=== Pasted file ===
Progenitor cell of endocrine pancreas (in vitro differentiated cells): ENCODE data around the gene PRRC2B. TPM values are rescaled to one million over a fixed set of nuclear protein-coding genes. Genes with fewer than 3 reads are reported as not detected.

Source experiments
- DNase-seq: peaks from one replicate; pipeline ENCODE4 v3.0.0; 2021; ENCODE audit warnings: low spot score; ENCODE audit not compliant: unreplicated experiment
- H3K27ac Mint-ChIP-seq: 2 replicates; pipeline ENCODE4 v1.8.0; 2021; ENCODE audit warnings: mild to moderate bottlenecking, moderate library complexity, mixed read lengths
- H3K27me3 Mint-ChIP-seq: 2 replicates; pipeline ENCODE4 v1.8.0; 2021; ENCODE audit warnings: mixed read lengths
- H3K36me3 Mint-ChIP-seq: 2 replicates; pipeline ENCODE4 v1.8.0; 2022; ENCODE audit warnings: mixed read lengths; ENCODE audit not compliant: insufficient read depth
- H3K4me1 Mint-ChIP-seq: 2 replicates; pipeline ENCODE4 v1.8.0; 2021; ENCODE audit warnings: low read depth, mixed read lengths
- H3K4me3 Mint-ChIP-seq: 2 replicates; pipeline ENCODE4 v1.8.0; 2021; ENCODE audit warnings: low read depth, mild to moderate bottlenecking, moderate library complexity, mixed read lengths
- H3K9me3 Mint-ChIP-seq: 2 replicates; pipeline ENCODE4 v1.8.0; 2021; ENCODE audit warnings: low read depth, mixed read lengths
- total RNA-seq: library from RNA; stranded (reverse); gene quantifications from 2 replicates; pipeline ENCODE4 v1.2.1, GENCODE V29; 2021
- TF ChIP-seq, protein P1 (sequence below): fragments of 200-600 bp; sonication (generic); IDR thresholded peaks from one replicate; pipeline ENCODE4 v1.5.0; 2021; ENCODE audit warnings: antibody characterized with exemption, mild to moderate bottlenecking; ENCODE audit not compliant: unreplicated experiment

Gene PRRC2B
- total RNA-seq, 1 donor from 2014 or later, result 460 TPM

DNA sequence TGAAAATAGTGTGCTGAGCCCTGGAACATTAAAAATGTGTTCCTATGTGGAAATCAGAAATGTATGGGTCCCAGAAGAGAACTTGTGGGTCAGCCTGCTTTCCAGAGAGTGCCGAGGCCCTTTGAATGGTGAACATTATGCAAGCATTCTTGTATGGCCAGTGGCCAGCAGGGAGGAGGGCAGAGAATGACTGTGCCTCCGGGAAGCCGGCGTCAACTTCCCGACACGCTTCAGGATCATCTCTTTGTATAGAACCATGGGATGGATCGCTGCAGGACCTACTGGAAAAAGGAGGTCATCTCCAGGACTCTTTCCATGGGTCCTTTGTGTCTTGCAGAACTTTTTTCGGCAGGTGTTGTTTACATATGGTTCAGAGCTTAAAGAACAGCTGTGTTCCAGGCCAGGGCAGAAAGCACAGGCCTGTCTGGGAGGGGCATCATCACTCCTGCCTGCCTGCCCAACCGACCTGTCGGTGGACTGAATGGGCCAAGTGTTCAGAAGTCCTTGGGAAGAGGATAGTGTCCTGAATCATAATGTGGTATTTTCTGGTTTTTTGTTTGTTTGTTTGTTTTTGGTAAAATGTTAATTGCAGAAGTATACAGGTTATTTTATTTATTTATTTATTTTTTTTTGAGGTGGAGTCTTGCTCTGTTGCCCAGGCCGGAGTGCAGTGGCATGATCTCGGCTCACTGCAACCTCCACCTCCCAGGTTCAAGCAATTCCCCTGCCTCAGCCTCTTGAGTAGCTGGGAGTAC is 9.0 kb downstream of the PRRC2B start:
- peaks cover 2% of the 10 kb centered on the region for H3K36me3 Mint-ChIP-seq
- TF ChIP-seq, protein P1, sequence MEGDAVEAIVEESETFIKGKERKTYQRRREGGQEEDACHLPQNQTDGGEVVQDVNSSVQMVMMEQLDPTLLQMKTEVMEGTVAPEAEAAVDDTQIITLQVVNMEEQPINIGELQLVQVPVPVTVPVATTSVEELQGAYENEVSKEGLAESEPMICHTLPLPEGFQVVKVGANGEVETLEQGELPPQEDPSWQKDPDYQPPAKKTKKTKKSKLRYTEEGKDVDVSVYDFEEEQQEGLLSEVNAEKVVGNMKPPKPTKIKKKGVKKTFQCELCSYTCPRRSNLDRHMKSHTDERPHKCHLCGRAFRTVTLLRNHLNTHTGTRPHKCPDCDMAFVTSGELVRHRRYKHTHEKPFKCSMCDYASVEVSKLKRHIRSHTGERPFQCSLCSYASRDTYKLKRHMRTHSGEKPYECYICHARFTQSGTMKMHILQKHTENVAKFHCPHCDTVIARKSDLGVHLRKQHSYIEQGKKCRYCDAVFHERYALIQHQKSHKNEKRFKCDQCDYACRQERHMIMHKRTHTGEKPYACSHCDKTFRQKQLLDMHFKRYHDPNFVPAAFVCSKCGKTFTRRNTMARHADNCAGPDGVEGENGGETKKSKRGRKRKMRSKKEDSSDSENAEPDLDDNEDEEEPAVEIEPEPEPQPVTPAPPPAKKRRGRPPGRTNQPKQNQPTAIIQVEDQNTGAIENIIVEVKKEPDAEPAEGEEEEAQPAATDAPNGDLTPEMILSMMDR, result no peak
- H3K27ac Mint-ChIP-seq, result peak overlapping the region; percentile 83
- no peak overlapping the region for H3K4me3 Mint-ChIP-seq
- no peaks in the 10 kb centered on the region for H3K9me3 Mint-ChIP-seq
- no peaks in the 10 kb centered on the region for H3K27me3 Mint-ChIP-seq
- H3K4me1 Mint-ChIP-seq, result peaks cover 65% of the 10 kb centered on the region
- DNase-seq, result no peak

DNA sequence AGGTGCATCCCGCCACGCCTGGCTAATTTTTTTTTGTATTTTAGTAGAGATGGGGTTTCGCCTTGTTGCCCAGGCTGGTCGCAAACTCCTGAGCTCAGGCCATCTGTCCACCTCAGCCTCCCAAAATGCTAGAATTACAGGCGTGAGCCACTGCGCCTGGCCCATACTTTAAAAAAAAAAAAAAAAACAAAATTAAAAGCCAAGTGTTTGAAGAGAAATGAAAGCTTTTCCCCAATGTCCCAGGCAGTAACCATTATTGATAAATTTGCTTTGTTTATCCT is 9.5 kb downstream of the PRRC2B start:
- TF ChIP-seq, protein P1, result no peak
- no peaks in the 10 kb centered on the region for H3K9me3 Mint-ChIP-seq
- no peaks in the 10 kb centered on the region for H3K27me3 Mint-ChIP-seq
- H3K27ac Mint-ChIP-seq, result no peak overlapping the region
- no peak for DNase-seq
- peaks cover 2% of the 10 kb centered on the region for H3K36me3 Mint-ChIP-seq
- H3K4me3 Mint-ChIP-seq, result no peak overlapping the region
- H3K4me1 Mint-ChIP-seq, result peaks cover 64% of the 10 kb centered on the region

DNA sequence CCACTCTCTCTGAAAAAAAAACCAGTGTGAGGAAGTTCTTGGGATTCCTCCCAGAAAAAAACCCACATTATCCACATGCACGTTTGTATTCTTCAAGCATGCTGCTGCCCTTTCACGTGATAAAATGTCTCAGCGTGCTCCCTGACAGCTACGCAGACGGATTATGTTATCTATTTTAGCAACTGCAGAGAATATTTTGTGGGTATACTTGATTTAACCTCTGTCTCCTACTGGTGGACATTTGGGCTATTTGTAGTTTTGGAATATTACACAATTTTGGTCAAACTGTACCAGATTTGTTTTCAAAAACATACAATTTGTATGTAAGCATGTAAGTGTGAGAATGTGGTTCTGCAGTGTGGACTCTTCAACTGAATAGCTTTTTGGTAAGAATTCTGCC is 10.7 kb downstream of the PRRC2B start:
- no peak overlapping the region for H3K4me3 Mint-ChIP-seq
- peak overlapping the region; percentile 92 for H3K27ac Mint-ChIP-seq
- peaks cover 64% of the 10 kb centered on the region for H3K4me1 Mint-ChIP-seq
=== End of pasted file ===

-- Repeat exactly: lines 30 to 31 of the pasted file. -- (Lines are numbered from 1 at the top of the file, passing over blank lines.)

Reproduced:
- H3K4me3 Mint-ChIP-seq, result no peak overlapping the region
- H3K4me1 Mint-ChIP-seq, result peaks cover 64% of the 10 kb centered on the region